While walking by the Fisheries Supply booth at the Seattle Boat Show last week, I noticed their display of LED interior lights and thought, “Boy am I glad we finished that project.”
That’s right, it’s done. This winter we finally completed the changeover of our interior lights from incandescent to LED. It took a while, but now that we’re fully running on brighter, less power-hungry lights, I feel like a great service has been done for our boat and for the occupants of its once excruciatingly cave-like interior.
LED lighting is no secret to boaters anymore. It seems that every new boat has them as standard equipment and many used boats on the market have been fully upgraded from incandescent to their energy-saving brethren. And it makes complete sense.
When we bought our 1984 Grand Soleil 39 Yahtzee over three years ago, all of the exterior lighting had been switched over to LED, but all the interior lighting remained incandescent. At anchor, we’d switch on a few of those old, hot incandescent bulbs and literally watch them drain our batteries. Many of them eventually burned out. Plus, they just didn’t light up the space very well and even though we have a fairly open layout down below, Yahtzee seemed cavernous at times.
After doing some research and number-crunching into switching our fixture’s existing bulbs to LED or just buying new fixtures, we decided to go ahead and do the complete upgrade of fixtures. While doing my homework, though, I discovered that even though LEDs are brighter, longer lasting and draw far less power, a classic knock against them is that they can be too bright and white, which can create an uncomfortable look and feel down below.
Digging deeper into this critique, I learned about what to look for in how bright the new LEDs actually are and that all lights fall onto a scale known as the Kelvin Color Temperature Scale. According to the very informative website, TheLEDLight.com, the scale is defined as…
“A measure of the color of a light source relative to a black body at a particular temperature expressed in degrees Kelvin (K). Incandescent lights have a low color temperature (approx. 2800K) and have a red-yellowish tone. Warm white LED Lamps have a color temperature between 2700-3500K. Lamps rated between 5000K and 6000K are viewed as white, while lamps above 6000K tend to have a blue cast.”
Despite this news, and finding out that the new lights I was looking to buy would certainly be brighter and whiter, I was willing to take a chance on LEDs. My question was, “How much brighter and whiter would they really be?” Plus, with the old incandescents our boat seemed to be very poorly lit, so I was actually looking forward to the extra light that new LEDs would emit.
When we made the decision to go with LEDs down below, we looked at all sorts of lights and prices, and decided to piece meal the project from cabin to cabin using Dr. LED Red & Warm White Dome Lights and 8-inch Under Cabinet Red & Warm White Lights.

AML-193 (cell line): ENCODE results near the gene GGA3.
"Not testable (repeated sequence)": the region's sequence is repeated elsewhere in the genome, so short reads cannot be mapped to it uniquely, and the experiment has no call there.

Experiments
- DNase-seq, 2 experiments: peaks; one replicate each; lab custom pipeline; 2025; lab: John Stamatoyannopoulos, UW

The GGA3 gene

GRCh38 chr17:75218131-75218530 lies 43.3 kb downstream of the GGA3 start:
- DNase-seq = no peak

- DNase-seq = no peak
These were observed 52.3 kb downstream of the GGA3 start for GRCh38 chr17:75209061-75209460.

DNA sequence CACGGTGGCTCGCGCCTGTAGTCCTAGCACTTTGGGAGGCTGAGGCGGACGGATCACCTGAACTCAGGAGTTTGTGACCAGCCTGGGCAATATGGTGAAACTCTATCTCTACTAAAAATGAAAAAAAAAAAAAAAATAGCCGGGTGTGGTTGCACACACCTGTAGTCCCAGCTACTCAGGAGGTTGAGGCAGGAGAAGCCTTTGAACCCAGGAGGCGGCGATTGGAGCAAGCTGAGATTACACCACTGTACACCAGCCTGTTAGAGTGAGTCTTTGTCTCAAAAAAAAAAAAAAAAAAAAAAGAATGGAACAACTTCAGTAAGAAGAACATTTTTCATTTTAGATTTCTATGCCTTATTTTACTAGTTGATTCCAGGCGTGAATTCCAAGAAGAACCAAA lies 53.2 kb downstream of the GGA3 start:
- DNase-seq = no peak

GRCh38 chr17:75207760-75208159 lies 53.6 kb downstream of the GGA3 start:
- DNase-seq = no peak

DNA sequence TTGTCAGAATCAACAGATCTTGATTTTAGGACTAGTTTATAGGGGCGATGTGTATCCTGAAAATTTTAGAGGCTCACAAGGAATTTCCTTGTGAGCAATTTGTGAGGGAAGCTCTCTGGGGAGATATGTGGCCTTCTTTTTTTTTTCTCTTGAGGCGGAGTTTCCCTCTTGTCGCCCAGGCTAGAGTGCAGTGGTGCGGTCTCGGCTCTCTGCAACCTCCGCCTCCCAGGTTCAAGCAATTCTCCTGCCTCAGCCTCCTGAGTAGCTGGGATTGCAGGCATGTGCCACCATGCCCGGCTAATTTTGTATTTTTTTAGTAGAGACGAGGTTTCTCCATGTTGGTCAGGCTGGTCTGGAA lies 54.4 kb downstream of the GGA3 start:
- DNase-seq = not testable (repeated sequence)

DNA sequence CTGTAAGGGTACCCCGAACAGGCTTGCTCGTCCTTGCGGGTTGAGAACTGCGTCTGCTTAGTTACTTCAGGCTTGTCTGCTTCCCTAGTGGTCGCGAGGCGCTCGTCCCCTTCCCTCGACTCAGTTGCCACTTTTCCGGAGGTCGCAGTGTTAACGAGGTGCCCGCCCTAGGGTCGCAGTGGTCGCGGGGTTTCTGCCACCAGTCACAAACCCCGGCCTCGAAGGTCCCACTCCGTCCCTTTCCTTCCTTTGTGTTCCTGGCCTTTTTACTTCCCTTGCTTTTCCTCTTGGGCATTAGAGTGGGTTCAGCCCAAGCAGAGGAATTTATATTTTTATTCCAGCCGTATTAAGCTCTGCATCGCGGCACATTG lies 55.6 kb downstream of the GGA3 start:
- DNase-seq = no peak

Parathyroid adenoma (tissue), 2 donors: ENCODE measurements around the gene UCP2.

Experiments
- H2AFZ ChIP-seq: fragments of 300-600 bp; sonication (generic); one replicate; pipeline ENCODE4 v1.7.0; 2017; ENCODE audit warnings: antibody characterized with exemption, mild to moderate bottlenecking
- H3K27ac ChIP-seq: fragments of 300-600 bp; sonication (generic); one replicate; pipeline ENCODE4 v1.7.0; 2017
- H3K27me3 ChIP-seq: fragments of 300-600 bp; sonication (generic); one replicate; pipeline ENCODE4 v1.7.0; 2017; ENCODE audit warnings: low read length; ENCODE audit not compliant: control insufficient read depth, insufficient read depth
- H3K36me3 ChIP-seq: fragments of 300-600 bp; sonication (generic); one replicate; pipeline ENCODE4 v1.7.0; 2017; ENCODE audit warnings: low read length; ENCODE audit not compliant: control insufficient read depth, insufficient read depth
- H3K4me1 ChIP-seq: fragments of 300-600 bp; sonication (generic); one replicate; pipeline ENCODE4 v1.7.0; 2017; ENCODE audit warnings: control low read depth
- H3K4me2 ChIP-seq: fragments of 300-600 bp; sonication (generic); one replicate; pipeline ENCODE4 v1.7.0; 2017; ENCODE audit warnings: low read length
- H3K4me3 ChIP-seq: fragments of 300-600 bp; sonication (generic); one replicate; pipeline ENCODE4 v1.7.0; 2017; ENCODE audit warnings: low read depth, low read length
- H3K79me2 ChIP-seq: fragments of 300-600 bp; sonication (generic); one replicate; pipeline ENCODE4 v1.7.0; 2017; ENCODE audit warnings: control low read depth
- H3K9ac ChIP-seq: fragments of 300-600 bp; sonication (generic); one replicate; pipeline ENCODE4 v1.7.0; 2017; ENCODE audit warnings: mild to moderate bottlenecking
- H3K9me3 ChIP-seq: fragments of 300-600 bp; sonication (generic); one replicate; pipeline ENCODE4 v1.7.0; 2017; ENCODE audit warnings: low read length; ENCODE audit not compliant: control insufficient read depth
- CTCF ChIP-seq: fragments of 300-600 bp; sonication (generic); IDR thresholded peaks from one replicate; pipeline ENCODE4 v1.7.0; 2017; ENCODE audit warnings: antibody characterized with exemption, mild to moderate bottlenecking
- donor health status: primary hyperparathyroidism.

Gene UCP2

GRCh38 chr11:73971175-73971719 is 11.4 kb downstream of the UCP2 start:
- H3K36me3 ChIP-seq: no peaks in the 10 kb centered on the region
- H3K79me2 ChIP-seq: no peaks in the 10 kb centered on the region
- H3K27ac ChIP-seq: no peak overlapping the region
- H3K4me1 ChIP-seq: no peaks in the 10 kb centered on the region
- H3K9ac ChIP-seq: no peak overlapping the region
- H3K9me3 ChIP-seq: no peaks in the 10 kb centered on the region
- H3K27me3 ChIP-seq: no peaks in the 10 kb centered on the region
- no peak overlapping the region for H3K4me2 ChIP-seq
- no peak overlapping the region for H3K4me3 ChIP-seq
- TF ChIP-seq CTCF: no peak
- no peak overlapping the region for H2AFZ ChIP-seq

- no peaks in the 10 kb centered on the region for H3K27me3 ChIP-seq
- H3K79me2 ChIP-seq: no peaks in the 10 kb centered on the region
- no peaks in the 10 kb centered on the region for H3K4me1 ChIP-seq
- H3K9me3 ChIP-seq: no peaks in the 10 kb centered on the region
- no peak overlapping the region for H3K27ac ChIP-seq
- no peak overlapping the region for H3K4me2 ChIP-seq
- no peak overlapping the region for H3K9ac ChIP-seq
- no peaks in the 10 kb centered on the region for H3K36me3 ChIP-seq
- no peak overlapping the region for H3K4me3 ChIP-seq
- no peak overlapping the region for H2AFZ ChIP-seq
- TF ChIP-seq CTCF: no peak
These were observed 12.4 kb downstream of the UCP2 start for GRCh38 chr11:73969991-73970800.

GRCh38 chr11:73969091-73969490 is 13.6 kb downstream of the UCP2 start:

The Dr.LED dome lamps that we went with (and many other interior LEDs) have a color temperature of 3000K. We started the project by just replacing a few of the incandescents in the main saloon and wow did they make a huge difference with the amount of light they put out, but also with how little energy they consumed. And after fully installing all the new LEDs, we haven’t found them to be too bright and have actually appreciated the extra light they provide — which seems to be a cleaner and more modern feel than our old incandescents.
For those who prefer the more traditional ambiance of incandescent lights, I didn’t find many LEDs that were lower on the Kelvin Color Temperature Scale, but they’ve got to be out there. Also, it seems that with some creative placement of the fixtures as to dampen the amount of light they give off or by installing dimmers, you could keep that traditional feel you might be looking to maintain. We added an oil lamp to our lighting options this winter and it provides a nice warm, traditional glow in the saloon that we enjoy.
We also like having the red option when we don’t want or need there to be very much light in the cabin, but mostly the red is great to have with children aboard. Porter loves using the red above his bunk as a nightlight, and when we go into Magnus’ cabin in the middle of the night to change a diaper or cover him with a blanket, we’d rather turn on a soft red light than any eye-scrunching white one.
The actual changeover from our old, power-hungry incandescents to LED was easier than I anticipated. Porter and I got our tools out and each time we replaced a light I got faster at the process.
Part of the reason we chose the Dr. LED dome lights was because they had the same footprint as our old lights. In many cases the screw hole patterns were the exact same, so the actual labor involved was little more than unscrewing the old fixtures, clipping the old wires, stripping them and then attaching the new wires with butt connectors. We then screwed the new fixtures in place, tested the lights and were done. It was that easy.
I was a little worried about installing the new under cabinet lights because the old lights they were replacing were smaller and had an unusual screw-hole pattern that I wasn’t sure would match up with the new brackets.
We put the 8-inch under cabinet lights in each head and they were just as straightforward to switch out as the dome lights. Fortunately, no new holes were necessary to mount them and the covers on these seem to dampen the white light some.
Though LEDs might not be for every boat and boater, overall, our switch to the new lights has been a successful one. We use far less power while at anchor and the LEDs light up Yahtzee’s interior spaces much better than the old incandescents. And while there are certainly lots to choose from, I’m happy with what we decided to go with.